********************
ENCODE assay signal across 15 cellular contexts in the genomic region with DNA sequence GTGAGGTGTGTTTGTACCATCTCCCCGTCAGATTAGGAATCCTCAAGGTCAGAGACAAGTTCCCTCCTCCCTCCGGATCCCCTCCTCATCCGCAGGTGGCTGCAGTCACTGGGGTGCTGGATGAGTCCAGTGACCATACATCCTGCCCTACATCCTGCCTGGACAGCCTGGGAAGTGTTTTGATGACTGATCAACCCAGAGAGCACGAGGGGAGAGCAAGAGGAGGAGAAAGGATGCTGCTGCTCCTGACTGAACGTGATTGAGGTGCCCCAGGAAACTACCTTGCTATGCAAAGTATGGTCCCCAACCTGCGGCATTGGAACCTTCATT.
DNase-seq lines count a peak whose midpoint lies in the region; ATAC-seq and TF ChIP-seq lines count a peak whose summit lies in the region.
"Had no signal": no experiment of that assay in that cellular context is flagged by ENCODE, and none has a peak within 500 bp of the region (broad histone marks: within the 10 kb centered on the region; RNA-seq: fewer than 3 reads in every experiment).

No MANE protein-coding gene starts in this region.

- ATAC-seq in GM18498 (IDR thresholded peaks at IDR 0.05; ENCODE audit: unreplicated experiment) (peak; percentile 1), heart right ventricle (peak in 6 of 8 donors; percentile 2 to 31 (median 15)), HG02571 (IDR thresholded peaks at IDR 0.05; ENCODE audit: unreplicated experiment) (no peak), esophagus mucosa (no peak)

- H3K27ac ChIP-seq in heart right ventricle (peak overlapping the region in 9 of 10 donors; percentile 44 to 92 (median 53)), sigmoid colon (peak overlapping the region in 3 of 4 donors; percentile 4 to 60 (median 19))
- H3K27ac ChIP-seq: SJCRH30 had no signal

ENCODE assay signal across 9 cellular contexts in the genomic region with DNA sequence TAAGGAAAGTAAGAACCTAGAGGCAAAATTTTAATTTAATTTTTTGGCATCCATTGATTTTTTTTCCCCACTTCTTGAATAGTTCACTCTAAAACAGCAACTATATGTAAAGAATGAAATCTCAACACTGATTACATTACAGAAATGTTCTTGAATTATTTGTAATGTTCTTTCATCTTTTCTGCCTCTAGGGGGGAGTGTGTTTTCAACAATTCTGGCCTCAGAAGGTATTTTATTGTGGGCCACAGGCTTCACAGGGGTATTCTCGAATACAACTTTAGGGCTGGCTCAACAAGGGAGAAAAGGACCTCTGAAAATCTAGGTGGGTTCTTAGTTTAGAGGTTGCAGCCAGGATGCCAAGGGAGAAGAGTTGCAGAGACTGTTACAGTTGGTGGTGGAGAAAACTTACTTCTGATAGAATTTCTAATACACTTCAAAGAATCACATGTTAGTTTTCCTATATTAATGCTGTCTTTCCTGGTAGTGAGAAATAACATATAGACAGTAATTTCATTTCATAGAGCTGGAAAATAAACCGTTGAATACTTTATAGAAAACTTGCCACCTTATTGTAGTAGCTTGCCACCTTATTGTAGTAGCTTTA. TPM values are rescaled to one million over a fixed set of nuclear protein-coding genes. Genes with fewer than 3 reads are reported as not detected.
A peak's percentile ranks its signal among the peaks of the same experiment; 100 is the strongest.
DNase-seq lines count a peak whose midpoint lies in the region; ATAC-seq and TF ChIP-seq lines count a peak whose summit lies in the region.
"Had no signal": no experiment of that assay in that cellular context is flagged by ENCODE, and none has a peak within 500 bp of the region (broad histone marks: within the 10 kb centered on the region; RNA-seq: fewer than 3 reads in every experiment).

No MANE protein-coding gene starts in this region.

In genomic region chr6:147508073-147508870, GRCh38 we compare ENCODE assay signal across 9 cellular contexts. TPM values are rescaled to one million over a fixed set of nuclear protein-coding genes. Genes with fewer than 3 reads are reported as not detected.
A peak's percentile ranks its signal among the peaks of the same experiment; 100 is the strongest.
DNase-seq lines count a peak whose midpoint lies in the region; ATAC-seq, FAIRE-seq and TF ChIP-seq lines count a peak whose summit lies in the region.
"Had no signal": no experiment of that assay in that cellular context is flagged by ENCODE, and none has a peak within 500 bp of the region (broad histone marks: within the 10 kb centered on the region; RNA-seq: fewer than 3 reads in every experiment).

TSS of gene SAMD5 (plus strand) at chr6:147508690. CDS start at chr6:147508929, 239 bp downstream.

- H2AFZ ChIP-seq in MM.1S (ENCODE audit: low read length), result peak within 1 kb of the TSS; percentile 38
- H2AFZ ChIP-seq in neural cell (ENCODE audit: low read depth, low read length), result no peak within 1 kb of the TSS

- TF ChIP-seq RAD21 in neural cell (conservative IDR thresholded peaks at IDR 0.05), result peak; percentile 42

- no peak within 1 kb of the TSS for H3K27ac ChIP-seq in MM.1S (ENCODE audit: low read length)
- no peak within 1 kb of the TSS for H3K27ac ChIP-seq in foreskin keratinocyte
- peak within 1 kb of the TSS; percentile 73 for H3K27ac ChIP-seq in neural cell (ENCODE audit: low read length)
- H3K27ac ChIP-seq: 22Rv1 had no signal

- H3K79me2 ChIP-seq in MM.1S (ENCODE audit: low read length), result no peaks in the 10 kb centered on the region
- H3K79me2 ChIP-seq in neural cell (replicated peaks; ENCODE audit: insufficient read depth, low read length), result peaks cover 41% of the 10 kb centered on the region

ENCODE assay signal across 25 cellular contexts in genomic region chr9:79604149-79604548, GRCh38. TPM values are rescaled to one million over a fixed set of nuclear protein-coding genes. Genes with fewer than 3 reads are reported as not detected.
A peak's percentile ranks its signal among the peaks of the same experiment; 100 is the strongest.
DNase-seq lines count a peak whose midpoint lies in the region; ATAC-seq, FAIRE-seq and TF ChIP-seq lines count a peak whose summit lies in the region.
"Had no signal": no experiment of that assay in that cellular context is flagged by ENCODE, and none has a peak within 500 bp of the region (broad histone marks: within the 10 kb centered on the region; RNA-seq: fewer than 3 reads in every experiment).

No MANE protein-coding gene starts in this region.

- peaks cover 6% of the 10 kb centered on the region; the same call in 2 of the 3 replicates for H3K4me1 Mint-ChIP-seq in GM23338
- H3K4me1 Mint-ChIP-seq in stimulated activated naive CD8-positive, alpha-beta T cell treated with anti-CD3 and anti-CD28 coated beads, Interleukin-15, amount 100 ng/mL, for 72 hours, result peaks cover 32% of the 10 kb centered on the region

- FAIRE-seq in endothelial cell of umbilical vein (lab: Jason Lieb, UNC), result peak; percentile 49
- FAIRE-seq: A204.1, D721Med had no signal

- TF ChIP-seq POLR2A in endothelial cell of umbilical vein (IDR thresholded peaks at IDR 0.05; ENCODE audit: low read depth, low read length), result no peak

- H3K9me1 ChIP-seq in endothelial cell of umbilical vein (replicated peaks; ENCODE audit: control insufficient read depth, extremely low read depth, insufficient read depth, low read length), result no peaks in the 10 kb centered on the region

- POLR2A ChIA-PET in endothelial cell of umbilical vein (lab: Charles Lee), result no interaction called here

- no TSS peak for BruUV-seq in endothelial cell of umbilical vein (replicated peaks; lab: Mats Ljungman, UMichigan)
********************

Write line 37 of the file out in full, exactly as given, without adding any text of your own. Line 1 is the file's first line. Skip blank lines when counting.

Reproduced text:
- H3K9me1 ChIP-seq in endothelial cell of umbilical vein (replicated peaks; ENCODE audit: control insufficient read depth, extremely low read depth, insufficient read depth, low read length), result no peaks in the 10 kb centered on the region